“A pencil, please?” The “l” sound was light, and “i” was not “ih” but “ee.” The “please” almost came out as “plais.”
Facing forward so that their eyes wouldn't meet, Richard slowly passed a pencil to Guillaume.
He muttered, “Here, Guillaume.”
The French boy's mouth opened slightly with surprise: Someone remembered his name, recalled the way it began with a hard “g” and how the ending reminded Americans of charity.
Richard was glad that such a turn of events happened during Spanish. He hated that class. He hated every “Mi nombre es” and “¿Cómo estás?” or “Odio esto.” Too many things to say. Too much biting down and releasing air through your teeth.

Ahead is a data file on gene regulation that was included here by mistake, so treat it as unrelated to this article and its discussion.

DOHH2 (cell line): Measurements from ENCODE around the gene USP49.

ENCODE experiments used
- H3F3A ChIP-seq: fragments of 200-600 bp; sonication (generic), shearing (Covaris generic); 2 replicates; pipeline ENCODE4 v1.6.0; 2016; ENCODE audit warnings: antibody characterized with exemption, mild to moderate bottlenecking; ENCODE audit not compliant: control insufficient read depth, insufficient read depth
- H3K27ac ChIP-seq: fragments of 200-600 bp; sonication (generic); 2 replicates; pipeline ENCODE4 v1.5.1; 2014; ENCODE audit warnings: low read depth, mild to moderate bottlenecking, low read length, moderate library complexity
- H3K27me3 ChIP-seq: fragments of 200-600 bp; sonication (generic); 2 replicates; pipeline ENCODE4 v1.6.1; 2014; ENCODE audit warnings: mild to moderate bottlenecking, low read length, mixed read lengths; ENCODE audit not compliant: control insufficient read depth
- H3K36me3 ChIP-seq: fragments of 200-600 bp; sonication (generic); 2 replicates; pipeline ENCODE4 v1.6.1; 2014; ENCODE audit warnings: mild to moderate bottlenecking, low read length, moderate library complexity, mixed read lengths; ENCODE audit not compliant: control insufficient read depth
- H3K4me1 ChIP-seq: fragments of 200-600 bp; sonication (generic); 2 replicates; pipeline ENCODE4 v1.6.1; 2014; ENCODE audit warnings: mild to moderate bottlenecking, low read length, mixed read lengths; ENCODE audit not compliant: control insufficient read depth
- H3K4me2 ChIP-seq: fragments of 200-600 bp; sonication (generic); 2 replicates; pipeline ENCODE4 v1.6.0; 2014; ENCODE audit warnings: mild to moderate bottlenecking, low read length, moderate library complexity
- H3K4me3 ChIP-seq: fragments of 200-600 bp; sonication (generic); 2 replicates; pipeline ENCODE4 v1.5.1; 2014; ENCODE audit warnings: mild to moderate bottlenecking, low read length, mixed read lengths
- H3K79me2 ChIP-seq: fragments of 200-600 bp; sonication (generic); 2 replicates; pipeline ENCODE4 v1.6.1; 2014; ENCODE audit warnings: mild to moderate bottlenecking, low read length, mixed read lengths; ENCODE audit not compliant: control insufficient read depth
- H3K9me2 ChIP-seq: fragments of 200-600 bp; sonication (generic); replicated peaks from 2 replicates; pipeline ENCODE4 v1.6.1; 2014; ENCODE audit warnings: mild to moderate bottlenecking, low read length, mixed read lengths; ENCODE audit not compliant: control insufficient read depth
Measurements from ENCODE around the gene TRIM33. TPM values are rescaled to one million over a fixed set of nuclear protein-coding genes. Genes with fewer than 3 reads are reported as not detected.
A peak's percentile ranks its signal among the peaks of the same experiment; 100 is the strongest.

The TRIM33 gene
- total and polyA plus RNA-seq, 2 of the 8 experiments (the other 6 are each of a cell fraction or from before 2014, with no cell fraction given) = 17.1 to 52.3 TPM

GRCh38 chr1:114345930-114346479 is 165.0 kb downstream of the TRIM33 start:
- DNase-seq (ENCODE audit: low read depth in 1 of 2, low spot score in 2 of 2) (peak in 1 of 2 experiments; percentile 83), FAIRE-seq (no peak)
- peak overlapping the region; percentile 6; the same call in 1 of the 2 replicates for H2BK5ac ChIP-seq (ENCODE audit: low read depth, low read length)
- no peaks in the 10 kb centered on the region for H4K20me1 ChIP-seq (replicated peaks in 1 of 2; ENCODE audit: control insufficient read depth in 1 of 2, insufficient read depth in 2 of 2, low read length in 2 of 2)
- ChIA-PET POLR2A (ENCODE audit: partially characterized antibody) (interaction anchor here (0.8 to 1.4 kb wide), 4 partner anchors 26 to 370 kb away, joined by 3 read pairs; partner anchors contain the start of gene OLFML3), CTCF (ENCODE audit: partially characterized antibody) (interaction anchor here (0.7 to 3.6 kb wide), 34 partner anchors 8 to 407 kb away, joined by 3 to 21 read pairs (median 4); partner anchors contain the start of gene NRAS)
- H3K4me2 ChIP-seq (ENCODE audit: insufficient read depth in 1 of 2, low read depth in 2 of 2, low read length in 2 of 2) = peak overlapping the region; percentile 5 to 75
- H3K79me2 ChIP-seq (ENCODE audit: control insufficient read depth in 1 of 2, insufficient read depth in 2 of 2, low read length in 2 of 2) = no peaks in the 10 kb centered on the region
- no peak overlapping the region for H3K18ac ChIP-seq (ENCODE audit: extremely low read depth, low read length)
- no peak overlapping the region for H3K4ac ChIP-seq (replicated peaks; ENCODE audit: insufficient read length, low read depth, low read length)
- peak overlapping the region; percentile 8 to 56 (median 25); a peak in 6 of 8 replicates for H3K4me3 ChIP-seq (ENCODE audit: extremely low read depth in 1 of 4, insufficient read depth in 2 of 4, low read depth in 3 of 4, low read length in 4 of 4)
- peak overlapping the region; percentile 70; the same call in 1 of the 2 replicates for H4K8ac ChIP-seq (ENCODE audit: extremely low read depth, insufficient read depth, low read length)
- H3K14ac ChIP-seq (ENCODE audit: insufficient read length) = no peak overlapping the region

After class, Guillaume destroyed the fourth wall until it was bits and pieces of a thing that only Richard would remember. He shook Richard's hand with a big, bright smile stretched across his face as usual. It was a goofy smile, an innocent one.
Richard gazed up at Guillaume through the shadowy bangs that dangled in front of his dark brown eyes with a frown plastered on his face.
“What is your name?” Guillaume asked. Name was still “nom.”
It wasn't French enough. “Richerd” was too American, too “office worker with a wife, two kids, and a dog.”
Guillaume told Richard how his name would be pronounced in France then gave a small, appreciative laugh, but Richard already knew the “d” would have disappeared.